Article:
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The Hare and the Tortoise: Emphasizing Speed Can Change the Evidence Used to Make Decisions


Rae, B and Heathcote, A and Donkin, C and Averell, L and Brown, S, The Hare and the Tortoise: Emphasizing Speed Can Change the Evidence Used to Make Decisions, Journal of Experimental Psychology: Learning, Memory, and Cognition, 40, (5) pp. 1226-1243. ISSN 0278-7393 (2014) [Refereed Article]

Copyright Statement

Copyright 2014 American Psychological Association

DOI: doi:10.1037/a0036801


Decision-makers effortlessly balance the need for urgency against the need for caution. Theoretical and neurophysiological accounts have explained this tradeoffsolely in terms of the quantity of evidence required to trigger a decision (the "threshold"). This explanation has also been used as a benchmark test for evaluating new models of decision making, but the explanation itself has not been carefully tested against data. We rigorously test the assumption that emphasizing decision speed versus decision accuracy selectively influences only decision thresholds. In data from a new brightness discrimination experiment we found that emphasizing decision speed over decision accuracy not only decreases the amount of evidence required for a decision but also decreases the quality of information being accumulated during the decision process. This result was consistent for 2 leading decision-making models and in a model-free test. We also found the same model-based results in archival data from a lexical decision task (reported by Wagenmakers, Ratcliff, Gomez, & McKoon, 2008) and new data from a recognition memory task. We discuss implications for theoretical development and applications.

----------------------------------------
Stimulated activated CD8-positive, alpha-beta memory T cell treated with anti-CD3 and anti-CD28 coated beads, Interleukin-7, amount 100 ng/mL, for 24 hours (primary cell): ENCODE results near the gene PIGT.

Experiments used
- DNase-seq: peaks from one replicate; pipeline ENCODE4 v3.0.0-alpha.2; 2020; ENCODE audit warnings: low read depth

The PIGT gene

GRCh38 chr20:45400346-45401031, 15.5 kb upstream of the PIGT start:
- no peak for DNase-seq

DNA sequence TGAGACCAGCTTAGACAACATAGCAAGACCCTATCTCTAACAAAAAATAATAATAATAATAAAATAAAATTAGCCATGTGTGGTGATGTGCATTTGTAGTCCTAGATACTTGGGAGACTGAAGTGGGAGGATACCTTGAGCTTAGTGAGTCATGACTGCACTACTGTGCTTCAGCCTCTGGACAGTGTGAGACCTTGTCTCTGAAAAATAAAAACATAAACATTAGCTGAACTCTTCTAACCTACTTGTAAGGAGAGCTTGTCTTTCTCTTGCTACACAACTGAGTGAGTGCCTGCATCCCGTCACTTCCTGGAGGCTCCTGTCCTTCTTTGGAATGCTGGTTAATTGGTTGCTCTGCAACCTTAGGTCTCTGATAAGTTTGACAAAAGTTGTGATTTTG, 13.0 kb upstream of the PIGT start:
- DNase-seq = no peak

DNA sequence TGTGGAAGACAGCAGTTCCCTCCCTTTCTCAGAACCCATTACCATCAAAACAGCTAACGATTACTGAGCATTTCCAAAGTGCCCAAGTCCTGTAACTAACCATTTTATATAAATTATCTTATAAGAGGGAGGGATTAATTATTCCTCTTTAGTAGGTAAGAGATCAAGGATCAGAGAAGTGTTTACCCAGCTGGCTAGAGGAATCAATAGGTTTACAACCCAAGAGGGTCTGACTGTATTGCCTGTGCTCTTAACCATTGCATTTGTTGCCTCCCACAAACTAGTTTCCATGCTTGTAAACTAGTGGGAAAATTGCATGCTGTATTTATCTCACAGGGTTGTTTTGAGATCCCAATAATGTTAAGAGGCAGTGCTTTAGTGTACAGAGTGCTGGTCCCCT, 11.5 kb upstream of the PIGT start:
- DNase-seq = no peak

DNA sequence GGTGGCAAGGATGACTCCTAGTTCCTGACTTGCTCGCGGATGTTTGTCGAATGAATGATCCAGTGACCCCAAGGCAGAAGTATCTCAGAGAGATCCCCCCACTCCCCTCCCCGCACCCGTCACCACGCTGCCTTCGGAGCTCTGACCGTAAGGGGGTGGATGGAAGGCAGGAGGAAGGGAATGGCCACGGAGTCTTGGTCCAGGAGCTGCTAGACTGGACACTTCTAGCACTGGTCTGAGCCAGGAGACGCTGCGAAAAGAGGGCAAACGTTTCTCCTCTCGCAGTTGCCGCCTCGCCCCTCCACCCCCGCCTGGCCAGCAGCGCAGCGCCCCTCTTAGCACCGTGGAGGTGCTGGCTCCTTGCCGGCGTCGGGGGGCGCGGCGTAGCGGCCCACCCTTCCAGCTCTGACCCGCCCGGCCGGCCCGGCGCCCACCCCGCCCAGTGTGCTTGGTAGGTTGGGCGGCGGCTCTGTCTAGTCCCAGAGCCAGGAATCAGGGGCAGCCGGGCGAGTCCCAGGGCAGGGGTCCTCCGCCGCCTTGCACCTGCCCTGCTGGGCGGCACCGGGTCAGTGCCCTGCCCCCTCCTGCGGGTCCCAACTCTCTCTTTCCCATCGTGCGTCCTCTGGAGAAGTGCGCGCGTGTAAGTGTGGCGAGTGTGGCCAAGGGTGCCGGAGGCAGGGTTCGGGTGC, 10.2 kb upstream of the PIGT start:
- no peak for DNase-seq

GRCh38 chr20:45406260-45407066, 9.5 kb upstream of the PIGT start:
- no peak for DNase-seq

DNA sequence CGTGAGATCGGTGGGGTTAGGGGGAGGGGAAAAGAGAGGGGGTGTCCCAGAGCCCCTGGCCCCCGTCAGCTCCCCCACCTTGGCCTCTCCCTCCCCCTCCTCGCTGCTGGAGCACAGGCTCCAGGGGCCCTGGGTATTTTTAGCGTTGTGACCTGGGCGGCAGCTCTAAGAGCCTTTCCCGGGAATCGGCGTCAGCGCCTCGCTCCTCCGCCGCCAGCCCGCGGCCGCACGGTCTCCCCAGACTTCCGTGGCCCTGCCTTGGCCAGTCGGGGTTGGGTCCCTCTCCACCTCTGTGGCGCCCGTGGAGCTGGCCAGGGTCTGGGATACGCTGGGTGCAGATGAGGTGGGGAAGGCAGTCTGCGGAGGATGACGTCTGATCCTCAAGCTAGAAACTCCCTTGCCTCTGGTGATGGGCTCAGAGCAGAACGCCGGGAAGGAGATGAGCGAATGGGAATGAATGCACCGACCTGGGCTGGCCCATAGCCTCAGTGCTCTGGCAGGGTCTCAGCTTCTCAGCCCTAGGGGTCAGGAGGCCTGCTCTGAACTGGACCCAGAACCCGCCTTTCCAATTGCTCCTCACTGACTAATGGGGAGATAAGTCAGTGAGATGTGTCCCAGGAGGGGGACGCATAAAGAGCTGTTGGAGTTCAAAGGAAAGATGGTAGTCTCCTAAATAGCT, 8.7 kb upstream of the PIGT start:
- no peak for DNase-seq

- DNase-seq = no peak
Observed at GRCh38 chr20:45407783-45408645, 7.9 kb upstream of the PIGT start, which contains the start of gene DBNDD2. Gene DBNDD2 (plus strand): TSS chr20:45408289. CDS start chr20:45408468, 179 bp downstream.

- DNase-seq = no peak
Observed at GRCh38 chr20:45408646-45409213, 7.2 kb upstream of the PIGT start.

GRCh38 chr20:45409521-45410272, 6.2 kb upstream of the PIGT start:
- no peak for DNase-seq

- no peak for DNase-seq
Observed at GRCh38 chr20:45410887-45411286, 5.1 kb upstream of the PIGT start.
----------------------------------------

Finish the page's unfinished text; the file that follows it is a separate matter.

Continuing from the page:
Item Details

Item Type:Refereed Article
Keywords:Decision making; Evidence accumulation; Response time; Sequential sampling; Speed accuracy tradeoff
Research Division:Psychology
Research Group:Cognitive and computational psychology
Research Field:Decision making
Objective Division:Expanding Knowledge
Objective Group:Expanding knowledge
Objective Field:Expanding knowledge in psychology
UTAS Author:Heathcote, A (Professor Andrew Heathcote)
ID Code:98932
Year Published:2014
Web of Science® Times Cited:126
Deposited By:Medicine
Deposited On:2015-03-10
Last Modified:2017-10-31

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